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Allocution – Timing of Exercise of Right – Remedy for Violation

State v. Quantae T. Hines, 2007 WI App 39
For Hines: Richard D. Martin, SPD, Milwaukee Appellate

Issue/Holding: A defendant has a right to allocute during a reconfinement proceeding, the remedy for violation of which is resentencing, ¶¶18-20.

The outcome is largely controlled by State v. John C. Brown, 2006 WI 131, which held that reconfinement is essentially a sentencing proceeding. True, Brown didn’t discuss allocution, so this is a slight— very slight—extension of that holding. That said, the result is much more interesting when the facts are taken into account. After the reconfinement sentence was announced, Hines spoke up and made a pitch for leniency, ¶9. The trial judge was unmoved; as she later said, on postconviction motion, ¶10:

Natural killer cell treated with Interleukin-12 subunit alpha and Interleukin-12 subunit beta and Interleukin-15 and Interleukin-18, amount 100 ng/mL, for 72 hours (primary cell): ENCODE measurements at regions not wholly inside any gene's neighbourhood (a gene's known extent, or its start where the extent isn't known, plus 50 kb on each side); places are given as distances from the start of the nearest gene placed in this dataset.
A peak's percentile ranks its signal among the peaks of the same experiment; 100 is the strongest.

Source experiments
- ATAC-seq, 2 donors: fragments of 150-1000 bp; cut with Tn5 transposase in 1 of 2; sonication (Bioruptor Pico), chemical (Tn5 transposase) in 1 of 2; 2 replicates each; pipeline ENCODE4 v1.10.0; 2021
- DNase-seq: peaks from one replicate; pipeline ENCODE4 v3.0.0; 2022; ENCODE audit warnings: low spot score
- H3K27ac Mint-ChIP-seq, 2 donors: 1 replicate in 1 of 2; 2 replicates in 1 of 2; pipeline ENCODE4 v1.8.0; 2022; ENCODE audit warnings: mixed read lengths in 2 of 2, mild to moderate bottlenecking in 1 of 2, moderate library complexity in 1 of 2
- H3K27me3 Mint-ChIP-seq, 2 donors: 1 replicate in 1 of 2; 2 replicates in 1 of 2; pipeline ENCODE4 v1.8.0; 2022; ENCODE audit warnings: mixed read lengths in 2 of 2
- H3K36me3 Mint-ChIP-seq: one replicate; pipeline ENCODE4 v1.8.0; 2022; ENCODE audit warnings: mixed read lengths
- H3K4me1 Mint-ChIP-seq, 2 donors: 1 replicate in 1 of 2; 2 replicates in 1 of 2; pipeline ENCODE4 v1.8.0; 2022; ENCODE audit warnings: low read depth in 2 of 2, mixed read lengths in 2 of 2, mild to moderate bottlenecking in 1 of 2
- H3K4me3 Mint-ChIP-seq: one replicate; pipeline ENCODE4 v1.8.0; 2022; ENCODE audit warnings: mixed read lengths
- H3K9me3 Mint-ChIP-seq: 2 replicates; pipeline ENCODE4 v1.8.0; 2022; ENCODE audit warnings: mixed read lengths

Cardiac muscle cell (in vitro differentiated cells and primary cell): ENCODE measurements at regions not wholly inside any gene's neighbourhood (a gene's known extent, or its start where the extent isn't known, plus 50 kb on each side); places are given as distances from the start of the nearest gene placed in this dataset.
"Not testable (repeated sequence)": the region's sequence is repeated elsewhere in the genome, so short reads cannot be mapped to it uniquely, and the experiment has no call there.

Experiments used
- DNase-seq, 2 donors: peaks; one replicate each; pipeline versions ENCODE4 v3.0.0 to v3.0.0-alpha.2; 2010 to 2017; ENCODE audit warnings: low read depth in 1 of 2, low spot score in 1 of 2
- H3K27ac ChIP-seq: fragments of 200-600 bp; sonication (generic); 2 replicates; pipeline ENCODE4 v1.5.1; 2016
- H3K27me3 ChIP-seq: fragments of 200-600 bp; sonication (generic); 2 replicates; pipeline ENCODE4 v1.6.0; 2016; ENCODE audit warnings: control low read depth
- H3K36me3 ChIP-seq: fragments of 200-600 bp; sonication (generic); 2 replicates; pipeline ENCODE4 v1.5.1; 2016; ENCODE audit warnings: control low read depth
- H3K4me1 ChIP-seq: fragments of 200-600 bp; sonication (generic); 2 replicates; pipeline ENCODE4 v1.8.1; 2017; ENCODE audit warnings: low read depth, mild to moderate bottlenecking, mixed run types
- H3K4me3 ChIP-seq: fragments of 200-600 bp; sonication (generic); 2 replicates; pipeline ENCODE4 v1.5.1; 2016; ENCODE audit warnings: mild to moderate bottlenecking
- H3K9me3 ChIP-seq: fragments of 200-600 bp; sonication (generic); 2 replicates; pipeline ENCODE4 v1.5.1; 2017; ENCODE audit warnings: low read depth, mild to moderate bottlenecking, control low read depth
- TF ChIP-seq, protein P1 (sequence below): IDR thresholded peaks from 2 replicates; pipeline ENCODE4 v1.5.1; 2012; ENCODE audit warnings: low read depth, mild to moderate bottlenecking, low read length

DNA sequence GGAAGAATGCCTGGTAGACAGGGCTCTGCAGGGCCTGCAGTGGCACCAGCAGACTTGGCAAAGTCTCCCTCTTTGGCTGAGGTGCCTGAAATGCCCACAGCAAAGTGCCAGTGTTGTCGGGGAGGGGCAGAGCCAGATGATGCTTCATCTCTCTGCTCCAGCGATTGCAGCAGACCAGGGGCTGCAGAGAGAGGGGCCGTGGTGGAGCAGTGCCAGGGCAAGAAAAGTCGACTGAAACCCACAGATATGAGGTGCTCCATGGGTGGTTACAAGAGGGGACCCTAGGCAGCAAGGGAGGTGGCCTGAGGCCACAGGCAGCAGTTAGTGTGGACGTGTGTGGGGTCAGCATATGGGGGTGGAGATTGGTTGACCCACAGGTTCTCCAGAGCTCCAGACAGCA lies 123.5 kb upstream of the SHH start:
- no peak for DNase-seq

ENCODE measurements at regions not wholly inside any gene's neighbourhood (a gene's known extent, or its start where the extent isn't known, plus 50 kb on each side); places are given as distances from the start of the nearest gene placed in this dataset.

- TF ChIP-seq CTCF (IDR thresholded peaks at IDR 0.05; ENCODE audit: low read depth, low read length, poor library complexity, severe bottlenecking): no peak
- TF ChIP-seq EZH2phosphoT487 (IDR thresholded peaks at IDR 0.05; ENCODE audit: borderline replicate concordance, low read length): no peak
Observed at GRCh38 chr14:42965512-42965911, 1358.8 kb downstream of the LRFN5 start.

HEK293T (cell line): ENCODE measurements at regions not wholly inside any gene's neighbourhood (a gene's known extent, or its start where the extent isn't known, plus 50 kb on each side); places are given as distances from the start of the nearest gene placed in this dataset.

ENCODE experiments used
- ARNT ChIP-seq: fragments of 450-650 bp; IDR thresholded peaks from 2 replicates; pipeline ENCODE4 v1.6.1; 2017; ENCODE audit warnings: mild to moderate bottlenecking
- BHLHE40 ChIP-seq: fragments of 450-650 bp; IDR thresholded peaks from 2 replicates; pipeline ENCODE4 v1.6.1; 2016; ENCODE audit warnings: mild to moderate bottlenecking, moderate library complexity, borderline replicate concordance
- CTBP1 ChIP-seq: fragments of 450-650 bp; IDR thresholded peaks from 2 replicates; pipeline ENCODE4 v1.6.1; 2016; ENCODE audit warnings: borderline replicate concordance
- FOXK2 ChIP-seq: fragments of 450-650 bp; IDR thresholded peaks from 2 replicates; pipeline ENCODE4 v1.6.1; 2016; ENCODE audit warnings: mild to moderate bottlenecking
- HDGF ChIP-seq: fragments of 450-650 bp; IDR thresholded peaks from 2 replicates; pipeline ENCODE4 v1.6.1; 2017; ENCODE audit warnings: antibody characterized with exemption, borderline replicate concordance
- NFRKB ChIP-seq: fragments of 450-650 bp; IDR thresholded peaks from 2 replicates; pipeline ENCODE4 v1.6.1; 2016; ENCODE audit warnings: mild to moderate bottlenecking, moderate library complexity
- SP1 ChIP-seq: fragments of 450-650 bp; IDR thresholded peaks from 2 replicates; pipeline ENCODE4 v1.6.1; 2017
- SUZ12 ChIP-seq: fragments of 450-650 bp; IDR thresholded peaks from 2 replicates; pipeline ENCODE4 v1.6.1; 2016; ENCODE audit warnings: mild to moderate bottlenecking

… Even assuming arguendo that the defendant had a due process right to allocution … he was clearly afforded that right…. The court considered the defendant’s statement but was not persuaded to alter its reconfinement decision. Any failure … to ask the defendant before ordering reconfinement whether he had anything to say was harmless….

And so, the question is really one of harmless error. The defendant was afforded an opportunity to speak, it’s just that this was immediately after rather than before pronouncement of sentence. The court of appeals might have said that such a violation was a mere trifle, but that’s decidedly not what it said. Instead, the result is comprehensible only as a bright-line rule, which the court barely hints at, in a passing remark, ¶18: “Part of the court’s consideration at a sentencing includes the defendant’s right to allocute before the court pronounces its decision. See Wis. Stat. § 972.14(2); Greve, 272 Wis. 2d 444, ¶35.” Thus, “before” means exactly that, and not a moment later.

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